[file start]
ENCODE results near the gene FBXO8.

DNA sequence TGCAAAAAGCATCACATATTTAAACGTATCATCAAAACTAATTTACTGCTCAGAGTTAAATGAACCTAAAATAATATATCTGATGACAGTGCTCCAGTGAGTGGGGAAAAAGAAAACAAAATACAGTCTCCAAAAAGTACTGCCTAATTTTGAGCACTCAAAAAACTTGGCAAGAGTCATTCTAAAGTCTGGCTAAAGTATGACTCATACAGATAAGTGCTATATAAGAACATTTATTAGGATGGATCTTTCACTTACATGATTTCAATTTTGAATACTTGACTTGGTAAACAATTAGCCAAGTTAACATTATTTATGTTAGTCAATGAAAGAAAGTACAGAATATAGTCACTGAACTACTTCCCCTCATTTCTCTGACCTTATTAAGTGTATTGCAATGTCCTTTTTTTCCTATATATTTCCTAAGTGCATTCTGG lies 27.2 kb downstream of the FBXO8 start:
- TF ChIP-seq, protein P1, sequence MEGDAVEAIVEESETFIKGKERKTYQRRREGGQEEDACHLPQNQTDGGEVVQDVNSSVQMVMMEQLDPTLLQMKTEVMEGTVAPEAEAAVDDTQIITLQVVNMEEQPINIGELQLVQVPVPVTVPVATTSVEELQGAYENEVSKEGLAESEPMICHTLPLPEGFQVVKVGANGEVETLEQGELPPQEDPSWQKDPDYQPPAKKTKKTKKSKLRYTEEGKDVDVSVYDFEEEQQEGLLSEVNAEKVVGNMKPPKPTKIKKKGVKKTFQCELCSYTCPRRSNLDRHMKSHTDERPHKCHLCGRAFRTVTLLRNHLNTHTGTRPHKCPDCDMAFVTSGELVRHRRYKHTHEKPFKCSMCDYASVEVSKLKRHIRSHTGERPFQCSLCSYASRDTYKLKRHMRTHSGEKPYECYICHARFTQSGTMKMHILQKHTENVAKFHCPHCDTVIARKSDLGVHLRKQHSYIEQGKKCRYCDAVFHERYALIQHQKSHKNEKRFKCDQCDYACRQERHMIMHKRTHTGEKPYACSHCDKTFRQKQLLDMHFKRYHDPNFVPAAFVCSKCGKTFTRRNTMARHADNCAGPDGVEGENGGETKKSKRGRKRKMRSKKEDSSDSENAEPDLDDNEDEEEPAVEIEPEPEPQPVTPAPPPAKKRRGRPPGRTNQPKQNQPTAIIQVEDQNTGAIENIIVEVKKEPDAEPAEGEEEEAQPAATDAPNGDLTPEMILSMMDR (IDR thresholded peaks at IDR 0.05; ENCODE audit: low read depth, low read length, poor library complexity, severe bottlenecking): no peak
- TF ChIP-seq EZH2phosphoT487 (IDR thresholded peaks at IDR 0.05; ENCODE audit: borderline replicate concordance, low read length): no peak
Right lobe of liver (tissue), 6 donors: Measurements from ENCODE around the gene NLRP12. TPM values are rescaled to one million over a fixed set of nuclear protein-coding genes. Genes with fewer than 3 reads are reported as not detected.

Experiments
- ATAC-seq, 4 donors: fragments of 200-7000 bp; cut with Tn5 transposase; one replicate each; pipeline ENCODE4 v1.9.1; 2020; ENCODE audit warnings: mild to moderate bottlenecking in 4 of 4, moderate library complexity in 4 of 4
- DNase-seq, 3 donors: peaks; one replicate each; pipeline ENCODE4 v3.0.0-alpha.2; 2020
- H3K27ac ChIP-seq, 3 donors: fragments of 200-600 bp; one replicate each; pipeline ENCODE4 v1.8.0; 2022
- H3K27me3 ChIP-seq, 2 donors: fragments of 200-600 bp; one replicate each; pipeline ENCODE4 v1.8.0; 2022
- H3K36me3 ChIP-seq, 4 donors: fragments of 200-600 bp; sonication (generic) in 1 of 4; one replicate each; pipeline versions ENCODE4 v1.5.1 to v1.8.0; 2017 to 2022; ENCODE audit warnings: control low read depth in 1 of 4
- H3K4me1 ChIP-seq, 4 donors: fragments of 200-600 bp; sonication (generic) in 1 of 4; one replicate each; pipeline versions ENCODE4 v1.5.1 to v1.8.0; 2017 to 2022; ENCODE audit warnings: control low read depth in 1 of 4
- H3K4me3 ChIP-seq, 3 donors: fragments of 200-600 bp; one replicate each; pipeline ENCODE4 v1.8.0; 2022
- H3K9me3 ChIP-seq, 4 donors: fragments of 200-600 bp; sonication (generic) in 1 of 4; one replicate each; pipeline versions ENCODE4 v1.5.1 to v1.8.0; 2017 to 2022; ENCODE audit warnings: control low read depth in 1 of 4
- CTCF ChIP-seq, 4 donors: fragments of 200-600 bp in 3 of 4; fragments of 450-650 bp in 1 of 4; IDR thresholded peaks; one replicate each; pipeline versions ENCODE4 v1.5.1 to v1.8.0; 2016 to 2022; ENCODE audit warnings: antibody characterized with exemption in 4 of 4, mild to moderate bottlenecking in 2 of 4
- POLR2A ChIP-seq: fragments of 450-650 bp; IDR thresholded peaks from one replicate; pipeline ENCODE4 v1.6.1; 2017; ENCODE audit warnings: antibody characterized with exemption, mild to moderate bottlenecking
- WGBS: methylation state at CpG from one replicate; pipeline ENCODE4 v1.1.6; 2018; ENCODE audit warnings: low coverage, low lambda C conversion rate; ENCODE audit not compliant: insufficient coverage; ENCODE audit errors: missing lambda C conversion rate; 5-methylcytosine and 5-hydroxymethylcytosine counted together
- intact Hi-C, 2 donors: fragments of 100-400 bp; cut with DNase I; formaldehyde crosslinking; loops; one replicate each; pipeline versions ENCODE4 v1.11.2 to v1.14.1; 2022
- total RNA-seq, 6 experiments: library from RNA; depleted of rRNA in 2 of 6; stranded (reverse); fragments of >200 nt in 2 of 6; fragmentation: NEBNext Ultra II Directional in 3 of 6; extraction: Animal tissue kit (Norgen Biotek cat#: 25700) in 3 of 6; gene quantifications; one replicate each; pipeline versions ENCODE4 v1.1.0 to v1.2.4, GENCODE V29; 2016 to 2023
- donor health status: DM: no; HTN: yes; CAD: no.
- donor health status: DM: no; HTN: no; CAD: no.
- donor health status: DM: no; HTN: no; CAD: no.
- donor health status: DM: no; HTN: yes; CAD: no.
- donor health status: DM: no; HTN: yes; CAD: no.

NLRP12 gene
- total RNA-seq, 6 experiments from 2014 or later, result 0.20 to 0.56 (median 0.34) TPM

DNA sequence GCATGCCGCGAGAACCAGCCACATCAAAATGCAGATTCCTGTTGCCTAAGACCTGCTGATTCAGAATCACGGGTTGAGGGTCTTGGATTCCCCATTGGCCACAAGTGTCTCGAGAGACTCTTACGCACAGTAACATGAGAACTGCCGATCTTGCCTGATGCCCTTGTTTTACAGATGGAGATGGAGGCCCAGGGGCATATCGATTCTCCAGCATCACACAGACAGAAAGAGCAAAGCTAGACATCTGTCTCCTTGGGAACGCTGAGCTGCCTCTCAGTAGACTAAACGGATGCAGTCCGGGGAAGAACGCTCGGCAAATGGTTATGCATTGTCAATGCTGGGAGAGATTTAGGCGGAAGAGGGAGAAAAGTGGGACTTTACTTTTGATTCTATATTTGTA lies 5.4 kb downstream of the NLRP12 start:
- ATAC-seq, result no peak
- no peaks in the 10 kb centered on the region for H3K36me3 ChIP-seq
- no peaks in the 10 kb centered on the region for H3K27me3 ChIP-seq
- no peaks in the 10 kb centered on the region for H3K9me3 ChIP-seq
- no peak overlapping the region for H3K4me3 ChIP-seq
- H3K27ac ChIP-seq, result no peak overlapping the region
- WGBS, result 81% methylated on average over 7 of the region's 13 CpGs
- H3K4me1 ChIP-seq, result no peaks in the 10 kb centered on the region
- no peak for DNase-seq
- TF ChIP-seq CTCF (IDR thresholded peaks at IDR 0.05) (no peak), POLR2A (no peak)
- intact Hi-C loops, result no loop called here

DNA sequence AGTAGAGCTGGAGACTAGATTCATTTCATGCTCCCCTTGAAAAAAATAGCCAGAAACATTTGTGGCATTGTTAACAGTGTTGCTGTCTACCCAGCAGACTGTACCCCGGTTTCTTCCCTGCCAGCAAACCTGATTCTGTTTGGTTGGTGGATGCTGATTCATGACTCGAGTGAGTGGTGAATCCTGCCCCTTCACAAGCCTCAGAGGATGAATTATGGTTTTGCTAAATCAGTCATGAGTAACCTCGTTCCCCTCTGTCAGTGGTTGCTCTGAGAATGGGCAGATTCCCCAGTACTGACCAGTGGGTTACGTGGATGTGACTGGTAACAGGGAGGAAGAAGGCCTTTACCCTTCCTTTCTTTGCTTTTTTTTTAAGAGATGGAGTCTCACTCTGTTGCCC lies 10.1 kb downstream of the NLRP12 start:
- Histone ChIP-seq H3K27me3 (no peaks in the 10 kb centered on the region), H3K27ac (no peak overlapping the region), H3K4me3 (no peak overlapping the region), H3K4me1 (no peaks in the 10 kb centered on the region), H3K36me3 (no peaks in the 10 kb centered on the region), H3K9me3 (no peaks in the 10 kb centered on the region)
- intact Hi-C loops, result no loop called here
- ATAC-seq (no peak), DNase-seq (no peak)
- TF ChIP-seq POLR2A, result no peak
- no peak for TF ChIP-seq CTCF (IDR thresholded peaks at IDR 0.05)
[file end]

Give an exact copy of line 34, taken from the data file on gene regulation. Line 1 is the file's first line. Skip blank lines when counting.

- WGBS, result 81% methylated on average over 7 of the region's 13 CpGs